At every stand where this was taking place the onus was on ME to ask and check. Perhaps that’s fair enough, and I did check, every time, but at an allergy show I think there should be far more effort put into large, prominent signs explaining what’s what. Who should try your stuff and who should steer clear? I saw kids grabbing at samples and just prayed they didn’t have allergies. I know if I was a parent with my child I would make sure they didn’t just grab stuff, but kids are kids, and if they’ve been told they are at an allergy show they might think, “Well I’ll be safe here.” Kids are smaller and it takes a smaller amount of allergen to cause anaphylaxis. If you had a stand at the Allergy Show please, please consider this if you take part again.

We all know butter tastes better but we can’t all eat it because we are allergic. There is no excuse in saying you didn’t have time to get some freefrom spread, there was a large supermarket just around the corner. I’m willing to put money on them stocking freefrom spread. This show should be about showing those with allergies and those without that freefrom food can and does taste really great. There were loads of people there with their friends and family. It’s just the place for educating them about the precautions that should be taken.

You can’t tell by looking at us what we are allergic to so please, please, please make your stand as safe as you can and never give a sample to anyone without asking what they can and cannot eat. Maybe we should all wear a big badge with a list of all our allergens? Why not also have a large print sign with the ingredients of each product so it’s easy and quick to check?

Free from products lined up next to allergen containing products with no labelling

Many stands had a great range on offer and I know not everyone is allergic to as many things as me, but far too many of us have more than one allergy. Multiple allergies are definitely on the rise and so I actually think it’s very careless and negligent to do this without also making your visitors aware.
Cross contamination worry at Allergy show
I appreciate that not every product can be freefrom all major allergens, but it’s simple and easy to tell visitors, then they can make the choice of whether to take the risk and try something new. Most stands were doing this but not all.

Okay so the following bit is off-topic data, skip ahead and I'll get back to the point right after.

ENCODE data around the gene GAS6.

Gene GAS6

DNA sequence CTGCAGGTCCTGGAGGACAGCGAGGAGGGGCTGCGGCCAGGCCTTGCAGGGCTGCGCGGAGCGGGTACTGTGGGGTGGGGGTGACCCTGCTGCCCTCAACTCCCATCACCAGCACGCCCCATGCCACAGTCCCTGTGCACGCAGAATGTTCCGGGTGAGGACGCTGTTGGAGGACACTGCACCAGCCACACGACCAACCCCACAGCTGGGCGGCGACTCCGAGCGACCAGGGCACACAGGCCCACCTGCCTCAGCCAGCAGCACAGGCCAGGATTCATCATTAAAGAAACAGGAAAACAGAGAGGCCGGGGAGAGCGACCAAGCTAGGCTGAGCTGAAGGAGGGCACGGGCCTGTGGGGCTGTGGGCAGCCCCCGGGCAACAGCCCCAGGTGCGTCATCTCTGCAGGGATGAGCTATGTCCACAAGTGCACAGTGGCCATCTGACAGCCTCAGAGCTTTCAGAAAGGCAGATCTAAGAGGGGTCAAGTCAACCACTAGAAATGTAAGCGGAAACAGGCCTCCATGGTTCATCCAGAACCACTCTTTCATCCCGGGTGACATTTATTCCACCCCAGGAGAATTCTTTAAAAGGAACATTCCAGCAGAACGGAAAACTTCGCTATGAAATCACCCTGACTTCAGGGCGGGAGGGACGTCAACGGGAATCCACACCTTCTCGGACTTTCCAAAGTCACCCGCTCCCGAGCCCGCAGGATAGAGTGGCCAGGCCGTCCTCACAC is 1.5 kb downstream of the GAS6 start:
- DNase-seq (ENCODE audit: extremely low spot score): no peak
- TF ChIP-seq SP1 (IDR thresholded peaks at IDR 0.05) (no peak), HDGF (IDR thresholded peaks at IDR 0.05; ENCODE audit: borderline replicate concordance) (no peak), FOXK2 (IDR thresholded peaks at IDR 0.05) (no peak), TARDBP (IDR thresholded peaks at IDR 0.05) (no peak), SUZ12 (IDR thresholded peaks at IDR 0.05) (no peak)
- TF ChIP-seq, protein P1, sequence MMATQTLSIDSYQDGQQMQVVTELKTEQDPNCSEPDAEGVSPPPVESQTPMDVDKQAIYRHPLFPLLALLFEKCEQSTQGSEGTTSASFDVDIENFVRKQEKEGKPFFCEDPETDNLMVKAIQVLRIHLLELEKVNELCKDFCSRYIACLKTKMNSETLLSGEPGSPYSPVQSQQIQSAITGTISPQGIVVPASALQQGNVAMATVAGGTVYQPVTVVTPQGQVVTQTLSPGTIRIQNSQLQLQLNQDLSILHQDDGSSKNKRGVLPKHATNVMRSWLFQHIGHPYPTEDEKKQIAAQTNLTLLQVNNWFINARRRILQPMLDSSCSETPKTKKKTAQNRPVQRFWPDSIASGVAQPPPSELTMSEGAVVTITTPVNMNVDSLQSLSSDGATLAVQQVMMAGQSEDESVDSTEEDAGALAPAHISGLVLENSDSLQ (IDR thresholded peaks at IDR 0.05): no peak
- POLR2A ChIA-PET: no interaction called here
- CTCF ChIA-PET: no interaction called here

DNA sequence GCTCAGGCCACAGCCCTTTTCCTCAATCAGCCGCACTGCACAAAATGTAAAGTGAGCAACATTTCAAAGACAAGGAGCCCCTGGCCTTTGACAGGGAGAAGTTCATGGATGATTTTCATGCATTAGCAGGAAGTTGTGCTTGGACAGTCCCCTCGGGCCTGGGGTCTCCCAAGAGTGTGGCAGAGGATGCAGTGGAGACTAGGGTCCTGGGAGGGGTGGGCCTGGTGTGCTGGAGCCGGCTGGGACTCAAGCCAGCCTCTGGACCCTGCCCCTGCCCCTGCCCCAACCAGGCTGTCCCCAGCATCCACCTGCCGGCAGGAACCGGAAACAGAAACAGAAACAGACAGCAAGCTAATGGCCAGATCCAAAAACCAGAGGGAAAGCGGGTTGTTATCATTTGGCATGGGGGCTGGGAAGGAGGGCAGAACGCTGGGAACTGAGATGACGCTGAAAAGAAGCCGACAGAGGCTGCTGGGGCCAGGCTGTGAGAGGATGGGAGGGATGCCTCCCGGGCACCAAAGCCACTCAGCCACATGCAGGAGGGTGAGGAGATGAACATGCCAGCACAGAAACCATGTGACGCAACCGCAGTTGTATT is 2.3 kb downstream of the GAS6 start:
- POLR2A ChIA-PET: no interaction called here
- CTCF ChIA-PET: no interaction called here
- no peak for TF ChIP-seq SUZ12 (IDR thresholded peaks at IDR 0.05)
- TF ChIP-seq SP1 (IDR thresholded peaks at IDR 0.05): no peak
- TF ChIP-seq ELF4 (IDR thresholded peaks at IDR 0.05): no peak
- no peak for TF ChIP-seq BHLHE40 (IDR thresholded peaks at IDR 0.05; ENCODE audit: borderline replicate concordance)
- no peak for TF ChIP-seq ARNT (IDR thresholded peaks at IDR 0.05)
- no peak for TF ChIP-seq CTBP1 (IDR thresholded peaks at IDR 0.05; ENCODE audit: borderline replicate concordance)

Some people may be able to try things if they only have an intolerance or a mild allergy and think they’ll be OK. It’s a risk that some people might take if armed with all the facts. However, some us, like myself, have very serious allergies. People with coeliac disease would be very, very ill if they ate even a tiny crumb of wheat or gluten, just as someone with a serious allergy could have an anaphylactic reaction to a drop of milk or a tiny trace of peanut.

I wouldn’t try anything from a stand with any of the things I’m allergic to displayed on it if they were not in sealed packaging. Freshly prepared food made in a tiny exhibition stand kitchen could easily get cross contaminated, and when these samples are in small unlabelled pots even the servers on the stand could make a mistake. You can’t tell from looking at food what’s in it. I’d rather not take that risk.

So perhaps participants at the show might choose not to bring the products along that contain the top 13 allergens. Noone wants to get ill at the show and certainly no company would ever want to make a customer ill. It doesn’t matter where you think blame should be apportioned, mistakes do happen, so let’s learn from them and take precautions to stop them happening EVER AGAIN.

Which leads me onto my little mishap. Or should I say big catastrophe. It certainly ruined my day.

I tried something.
I checked the packaging.
Spoke to the staff at the stand.
Met the owner.
Smelt it. Checked again. I asked them, “Is this really gluten and dairy free?”
It seemed too good to be true, but it was one of the most amazing things I tried at the show.
Really tasty and I look forward to trying it again.

A few stands later I could still taste it. I wanted more! I thank God that I was with my friend Tanya, who also happened to be my specialist allergy dietician. I had just met Tanya minutes before, quite by chance, and I left her at a chocolate stand to go back for another taste.